Chip stocks brush off trade war as investors bet on 5G

Despite trade tensions with China and weak demand for chips, semiconductor stocks have rallied this year as investors look to the next generation of network technology known as 5G.

The VanEck Vectors Semiconductor ETF, which tracks companies in the semiconductor sector, is up nearly 39% in 2019 and hit an all-time high in July, outpacing the S&P 500 and the Nasdaq Composite.

Semiconductor manufacturers, especially those that take in a significant portion of their revenue from China, have faced major headwinds this year such as trade tensions with the world’s second-largest economy and weak demand for chips. But, overall, investors are betting on a big payoff in 2020 when the 5G network begins to roll out and demand is expected to pick up, analysts say.

“What’s being priced into these stocks is a rebound next year,” said Logan Purk, an analyst for Edward D Jones & Co.

Semiconductor stocks, including those with a large exposure to China, such as Qualcomm, Broadcom and Micron, experienced a sector sell-off at the end of 2018 but rebounded in 2019. The 5G network, using wireless technology that provides a huge leap in speed and connectivity, will benefit companies, according to analysts.

Historically, Qualcomm — up about 38% in 2019 — has won big with new network roll outs, said Michael Walkley, senior equity analyst at Canaccord Genuity. He doesn’t expect 5G to be any different. Qualcomm sells to a lot of original equipment manufacturers in China that are waiting for their chips for next-generation phones, he said. While China is working on creating its own chips, experts say it’s years behind the U.S. in development.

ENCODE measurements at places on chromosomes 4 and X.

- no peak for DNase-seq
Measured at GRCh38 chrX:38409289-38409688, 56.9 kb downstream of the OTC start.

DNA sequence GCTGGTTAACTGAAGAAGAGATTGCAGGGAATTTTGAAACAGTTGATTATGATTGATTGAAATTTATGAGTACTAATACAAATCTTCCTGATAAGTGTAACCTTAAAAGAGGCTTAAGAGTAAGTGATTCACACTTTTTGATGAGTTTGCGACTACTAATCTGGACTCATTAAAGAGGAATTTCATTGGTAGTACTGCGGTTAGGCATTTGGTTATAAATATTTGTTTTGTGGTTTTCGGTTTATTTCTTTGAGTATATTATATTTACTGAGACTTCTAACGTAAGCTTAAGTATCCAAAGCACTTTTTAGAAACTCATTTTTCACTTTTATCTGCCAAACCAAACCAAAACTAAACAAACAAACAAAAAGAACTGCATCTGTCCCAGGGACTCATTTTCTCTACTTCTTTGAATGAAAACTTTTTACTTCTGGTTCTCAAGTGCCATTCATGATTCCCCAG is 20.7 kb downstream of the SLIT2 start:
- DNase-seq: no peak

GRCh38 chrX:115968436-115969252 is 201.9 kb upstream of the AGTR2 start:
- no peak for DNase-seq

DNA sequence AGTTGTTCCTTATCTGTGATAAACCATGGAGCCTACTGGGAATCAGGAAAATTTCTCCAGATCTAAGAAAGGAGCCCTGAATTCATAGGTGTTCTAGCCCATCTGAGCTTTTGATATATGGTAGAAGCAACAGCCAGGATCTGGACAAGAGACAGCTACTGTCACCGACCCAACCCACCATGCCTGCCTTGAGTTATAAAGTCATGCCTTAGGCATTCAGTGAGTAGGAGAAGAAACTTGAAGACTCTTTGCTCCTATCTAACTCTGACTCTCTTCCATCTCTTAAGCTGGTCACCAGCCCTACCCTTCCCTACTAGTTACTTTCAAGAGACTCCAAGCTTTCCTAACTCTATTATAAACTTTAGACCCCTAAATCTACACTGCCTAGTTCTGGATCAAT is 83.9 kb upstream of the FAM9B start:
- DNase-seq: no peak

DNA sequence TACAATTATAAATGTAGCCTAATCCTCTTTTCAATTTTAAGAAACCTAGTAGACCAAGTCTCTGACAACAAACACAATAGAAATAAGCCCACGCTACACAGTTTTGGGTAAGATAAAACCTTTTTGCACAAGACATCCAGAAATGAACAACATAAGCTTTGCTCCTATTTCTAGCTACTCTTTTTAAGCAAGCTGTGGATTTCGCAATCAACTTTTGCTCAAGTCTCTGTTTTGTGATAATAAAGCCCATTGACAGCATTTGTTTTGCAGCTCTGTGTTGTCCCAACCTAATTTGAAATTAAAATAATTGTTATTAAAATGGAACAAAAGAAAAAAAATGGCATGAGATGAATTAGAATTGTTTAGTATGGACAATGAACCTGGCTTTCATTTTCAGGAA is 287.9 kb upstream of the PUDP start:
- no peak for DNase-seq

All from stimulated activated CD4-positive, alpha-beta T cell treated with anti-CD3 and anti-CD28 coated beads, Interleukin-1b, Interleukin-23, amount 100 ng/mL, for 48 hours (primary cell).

“5G is a catalyst for Qualcomm,” he said.

Jun Zhang, managing director at Rosenblatt Securities has a buy rating on Qualcomm.

“As the industry upgrades from 4G to 5G that helps Qualcomm in winning some market shares,” he said. “The 5G cycle benefits Qualcomm.”

Broadcom — up about 13.5% in 2019 — stock has failed to keep pace with its competitors because its acquisition of CA Technologies last year confused the market, but it was a wise business-decision in the long run.

When it first bought the software and cloud computing company stock prices fell. But now the merger, which helped diversify the company away from chips and into software services, has given it more opportunities to capitalize on 5G, according to Purk.

“It helps Broadcom stand apart,” he said.

Micron — up about 60% in 2019 — has the potential to tap into 5G as well as devices will need more memory storage, said Vijay Rakesh, senior analyst at Mizuho Securities USA.

Retail investor Geoff Regan, who bought Micron about 18 months ago, isn’t too concerned about its exposure to China.

“There’s a lot of buzzwords that surround their growth narrative like AI and the cloud,” said the 26-year-old who works in banking as a management trainee.. “They have some good prospects.”

Weak demand for chips will continue to weigh on the sector through the end of the year, according to analysts. Trade talks with China impact semiconductor’s short-term volatility as well.

“They certainly trade around marked changes in Trump’s tariff policy,” said Christopher Rolland, senior analyst for Susquehanna Financial Group. “If trade negotiations have a bad day, you’re going to see stocks down.”

Efforts between the U.S. and China to ease trade tensions over the past couple of weeks have benefited the sector. Analysts also said that growth would be substantially better with trade tensions out of the equation.

“That’s by far the biggest overhang when it comes to semiconductors stocks,” Purk said.

Another headwind for semiconductors, a cyclical sector that ebbs and flows with the economy, is the slowdown of global economic growth. But analysts say the sector felt most of that hit late last year.

“They started feeling the pain a lot earlier because they were directly in the crosshairs of the tariffs,” Rakesh said.

Rolland said 5G exposure has the potential to insulate semiconductors in a recession.

“Even though we have things like global ISM numbers rolling over and we have macro worries, this is a secular story we can play that gets us away from the broader picture,” he said.

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